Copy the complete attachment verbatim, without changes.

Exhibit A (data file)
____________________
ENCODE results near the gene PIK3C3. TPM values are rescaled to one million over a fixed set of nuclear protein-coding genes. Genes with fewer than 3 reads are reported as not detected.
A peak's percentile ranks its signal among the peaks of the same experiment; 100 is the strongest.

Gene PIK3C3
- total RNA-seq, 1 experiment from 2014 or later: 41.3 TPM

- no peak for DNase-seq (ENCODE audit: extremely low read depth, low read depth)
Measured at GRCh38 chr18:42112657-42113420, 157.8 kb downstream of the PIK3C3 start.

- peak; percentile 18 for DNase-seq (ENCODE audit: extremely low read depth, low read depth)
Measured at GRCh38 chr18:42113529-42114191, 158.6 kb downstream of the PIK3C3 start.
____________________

ENCODE results near the gene PIK3C3. TPM values are rescaled to one million over a fixed set of nuclear protein-coding genes. Genes with fewer than 3 reads are reported as not detected.
A peak's percentile ranks its signal among the peaks of the same experiment; 100 is the strongest.

Gene PIK3C3
- total RNA-seq, 1 experiment from 2014 or later: 41.3 TPM

- no peak for DNase-seq (ENCODE audit: extremely low read depth, low read depth)
Measured at GRCh38 chr18:42112657-42113420, 157.8 kb downstream of the PIK3C3 start.

- peak; percentile 18 for DNase-seq (ENCODE audit: extremely low read depth, low read depth)
Measured at GRCh38 chr18:42113529-42114191, 158.6 kb downstream of the PIK3C3 start.